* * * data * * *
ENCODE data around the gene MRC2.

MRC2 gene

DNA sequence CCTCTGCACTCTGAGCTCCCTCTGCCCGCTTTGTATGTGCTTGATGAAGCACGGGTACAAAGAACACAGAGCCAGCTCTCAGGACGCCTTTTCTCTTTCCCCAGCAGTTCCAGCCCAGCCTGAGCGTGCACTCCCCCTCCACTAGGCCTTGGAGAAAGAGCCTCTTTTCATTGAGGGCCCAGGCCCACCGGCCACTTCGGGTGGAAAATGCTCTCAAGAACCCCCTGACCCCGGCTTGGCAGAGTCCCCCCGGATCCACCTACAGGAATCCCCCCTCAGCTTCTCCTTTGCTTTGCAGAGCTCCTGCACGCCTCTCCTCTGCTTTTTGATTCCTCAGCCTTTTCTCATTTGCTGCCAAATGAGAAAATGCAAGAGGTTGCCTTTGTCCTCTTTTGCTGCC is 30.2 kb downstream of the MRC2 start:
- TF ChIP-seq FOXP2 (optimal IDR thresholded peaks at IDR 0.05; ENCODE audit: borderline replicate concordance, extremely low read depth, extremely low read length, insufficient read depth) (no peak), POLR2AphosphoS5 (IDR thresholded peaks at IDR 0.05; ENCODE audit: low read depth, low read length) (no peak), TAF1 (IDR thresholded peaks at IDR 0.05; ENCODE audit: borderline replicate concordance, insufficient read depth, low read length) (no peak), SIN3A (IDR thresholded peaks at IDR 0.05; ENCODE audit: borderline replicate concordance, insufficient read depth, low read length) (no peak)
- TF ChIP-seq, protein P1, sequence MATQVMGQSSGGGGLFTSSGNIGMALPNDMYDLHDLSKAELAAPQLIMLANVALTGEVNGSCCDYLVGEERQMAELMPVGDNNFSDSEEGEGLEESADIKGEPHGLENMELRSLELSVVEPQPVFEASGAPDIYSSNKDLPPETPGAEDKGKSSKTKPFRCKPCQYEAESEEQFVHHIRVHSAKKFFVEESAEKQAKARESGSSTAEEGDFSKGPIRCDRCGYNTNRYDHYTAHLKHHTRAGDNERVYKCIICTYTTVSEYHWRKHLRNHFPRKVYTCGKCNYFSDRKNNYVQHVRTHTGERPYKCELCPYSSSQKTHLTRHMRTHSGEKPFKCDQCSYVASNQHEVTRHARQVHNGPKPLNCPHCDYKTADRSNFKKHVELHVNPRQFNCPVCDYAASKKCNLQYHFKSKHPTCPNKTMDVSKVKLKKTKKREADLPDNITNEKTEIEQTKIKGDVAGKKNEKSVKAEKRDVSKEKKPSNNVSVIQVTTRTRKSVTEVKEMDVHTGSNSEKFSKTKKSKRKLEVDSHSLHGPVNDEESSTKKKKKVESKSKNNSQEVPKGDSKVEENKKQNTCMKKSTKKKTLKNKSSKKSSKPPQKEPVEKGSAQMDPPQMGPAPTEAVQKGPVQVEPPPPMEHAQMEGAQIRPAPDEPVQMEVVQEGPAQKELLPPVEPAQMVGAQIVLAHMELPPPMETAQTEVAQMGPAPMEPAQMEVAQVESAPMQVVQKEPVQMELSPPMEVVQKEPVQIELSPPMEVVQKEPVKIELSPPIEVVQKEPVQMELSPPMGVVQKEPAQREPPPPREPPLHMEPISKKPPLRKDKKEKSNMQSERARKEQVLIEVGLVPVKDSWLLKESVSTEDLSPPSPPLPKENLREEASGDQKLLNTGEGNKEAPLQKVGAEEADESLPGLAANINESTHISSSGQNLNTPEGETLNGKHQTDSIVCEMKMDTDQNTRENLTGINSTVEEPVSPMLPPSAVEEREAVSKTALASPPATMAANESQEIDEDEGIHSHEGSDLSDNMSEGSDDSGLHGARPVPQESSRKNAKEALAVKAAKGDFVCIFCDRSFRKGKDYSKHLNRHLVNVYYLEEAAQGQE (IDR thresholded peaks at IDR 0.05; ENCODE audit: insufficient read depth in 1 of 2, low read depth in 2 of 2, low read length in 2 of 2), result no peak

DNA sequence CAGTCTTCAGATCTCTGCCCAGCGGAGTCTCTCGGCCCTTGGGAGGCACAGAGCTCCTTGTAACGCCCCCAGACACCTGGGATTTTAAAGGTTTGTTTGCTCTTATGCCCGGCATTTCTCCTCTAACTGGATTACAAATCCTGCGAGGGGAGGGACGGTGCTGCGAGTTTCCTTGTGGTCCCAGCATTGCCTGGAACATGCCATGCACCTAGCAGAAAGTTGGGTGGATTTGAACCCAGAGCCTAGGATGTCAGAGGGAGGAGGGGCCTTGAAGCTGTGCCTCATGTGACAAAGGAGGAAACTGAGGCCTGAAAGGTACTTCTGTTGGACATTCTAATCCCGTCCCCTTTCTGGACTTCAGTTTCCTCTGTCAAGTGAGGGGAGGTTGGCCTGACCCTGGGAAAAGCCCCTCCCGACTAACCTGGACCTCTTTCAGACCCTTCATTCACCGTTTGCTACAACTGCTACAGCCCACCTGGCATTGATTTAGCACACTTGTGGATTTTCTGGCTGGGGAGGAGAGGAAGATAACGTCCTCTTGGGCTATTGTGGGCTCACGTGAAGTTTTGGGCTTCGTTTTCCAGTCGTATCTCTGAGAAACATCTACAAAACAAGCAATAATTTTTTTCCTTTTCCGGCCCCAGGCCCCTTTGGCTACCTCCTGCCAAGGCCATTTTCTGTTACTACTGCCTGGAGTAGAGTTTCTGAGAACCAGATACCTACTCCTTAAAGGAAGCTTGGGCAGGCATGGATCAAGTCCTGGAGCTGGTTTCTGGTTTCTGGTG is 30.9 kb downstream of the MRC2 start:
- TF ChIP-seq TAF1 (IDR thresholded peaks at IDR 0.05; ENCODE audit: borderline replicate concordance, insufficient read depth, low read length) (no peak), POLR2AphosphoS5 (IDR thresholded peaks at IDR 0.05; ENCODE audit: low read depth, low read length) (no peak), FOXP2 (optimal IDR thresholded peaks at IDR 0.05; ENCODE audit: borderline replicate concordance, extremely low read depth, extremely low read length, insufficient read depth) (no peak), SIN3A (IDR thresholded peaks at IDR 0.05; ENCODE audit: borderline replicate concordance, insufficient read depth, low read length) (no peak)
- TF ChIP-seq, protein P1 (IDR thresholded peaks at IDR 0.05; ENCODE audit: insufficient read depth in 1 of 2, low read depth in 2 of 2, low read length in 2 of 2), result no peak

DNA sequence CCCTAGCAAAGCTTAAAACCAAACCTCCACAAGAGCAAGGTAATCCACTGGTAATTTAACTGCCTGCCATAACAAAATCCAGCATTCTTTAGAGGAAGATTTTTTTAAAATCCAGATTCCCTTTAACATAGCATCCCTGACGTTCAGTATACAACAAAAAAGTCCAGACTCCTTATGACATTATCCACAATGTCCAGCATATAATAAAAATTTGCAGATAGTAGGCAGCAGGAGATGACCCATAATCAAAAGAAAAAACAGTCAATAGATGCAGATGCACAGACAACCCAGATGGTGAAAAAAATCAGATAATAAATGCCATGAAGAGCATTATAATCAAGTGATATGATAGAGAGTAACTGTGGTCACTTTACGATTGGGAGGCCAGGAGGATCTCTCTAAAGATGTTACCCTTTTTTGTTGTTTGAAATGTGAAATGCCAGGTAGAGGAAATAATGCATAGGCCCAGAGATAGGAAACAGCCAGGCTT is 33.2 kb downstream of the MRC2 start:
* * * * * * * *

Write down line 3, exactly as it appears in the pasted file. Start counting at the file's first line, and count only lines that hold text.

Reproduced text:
DNA sequence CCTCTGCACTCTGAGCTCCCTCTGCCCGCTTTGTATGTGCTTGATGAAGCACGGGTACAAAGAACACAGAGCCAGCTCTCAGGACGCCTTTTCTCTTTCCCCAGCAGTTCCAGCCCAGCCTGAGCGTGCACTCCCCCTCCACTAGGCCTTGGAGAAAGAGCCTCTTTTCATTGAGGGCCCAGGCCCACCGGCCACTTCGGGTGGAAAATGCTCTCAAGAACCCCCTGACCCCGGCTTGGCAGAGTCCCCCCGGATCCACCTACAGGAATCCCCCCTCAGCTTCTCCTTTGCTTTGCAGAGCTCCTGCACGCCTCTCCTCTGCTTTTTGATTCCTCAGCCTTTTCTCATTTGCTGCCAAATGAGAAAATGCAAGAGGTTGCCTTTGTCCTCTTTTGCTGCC is 30.2 kb downstream of the MRC2 start: